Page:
Oncologists have warned that the common white patches found inside the mouth can lead to oral cancer in many cases. A simple genetic test can help pinpoint if the patches could become cancerous or not.
Scientists at the University of Oslo spearheaded this research. If identified early and treated, leukoplakia, as the patches are known, can be cured and the occurrence of cancer prevented.
The number of chromosomes in the cells that make up the patches is the key to finding if the patches can become cancerous or not. If it's the normal 46, cancer is unlikely. If the number is doubled, cancer is more likely. And it becomes very likely if the number of chromosomes cannot be divided evenly by 23, the number of chromosomes received from each parent.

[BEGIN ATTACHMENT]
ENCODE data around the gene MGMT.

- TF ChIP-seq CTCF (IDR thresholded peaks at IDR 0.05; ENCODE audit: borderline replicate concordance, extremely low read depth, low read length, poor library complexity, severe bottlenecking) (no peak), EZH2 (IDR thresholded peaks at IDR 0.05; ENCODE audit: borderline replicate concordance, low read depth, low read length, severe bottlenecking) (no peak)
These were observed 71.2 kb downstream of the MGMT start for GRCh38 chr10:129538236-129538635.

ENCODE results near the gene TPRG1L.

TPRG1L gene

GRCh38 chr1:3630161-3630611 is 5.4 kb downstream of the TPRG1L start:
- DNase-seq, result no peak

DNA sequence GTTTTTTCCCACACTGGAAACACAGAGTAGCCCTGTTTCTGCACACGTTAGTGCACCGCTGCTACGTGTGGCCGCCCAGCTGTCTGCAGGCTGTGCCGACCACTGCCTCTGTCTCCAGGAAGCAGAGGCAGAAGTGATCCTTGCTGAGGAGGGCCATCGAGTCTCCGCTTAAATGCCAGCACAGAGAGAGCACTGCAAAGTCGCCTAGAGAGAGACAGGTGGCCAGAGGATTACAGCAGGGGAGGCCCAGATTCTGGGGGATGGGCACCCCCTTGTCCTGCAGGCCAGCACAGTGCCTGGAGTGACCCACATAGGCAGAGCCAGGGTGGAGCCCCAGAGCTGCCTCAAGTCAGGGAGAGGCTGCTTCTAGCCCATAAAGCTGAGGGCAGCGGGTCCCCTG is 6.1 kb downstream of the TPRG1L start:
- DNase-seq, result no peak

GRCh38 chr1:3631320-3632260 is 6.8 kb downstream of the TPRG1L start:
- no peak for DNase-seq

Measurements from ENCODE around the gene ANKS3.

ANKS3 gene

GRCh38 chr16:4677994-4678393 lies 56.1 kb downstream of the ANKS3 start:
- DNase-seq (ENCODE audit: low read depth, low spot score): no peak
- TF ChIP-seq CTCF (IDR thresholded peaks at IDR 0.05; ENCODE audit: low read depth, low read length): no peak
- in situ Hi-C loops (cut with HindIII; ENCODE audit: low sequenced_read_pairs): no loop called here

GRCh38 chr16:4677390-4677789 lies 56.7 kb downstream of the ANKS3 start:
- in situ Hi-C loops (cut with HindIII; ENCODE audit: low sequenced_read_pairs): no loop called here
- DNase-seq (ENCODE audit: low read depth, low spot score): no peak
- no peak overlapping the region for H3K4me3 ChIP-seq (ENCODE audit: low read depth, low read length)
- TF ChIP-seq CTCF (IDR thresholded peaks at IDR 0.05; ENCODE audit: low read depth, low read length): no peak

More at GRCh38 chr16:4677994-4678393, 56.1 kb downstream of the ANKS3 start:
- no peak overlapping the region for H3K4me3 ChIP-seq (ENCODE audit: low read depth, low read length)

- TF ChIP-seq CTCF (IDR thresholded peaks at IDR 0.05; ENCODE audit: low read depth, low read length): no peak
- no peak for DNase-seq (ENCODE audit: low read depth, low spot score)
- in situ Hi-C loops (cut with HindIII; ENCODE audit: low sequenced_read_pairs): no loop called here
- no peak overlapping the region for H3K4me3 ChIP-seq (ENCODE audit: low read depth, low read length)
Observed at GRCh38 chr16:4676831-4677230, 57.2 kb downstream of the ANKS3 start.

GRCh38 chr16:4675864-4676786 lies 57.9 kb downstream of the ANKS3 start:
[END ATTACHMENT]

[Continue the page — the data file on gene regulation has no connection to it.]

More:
Because there is no way to know which white patches will become cancerous, doctors often remove them as a precaution. But there is also no good way to tell whether they have removed enough. No drugs have yet been proved to prevent oral cancer, but many are being tested.
Several other studies published within the past year have found other genetic markers for oral cancer. For instance, there's also a risk of cancer if cells from the white patches have lost one gene from any of a number of specific pairs. The risk increases with the number of such missing genes.
So never ignore white patches and if you have one, visit your doctor. This simple genetic test can mean the difference between early detection leading on to cure and late detection leading on to death.Page: 1 Related medicine news :1
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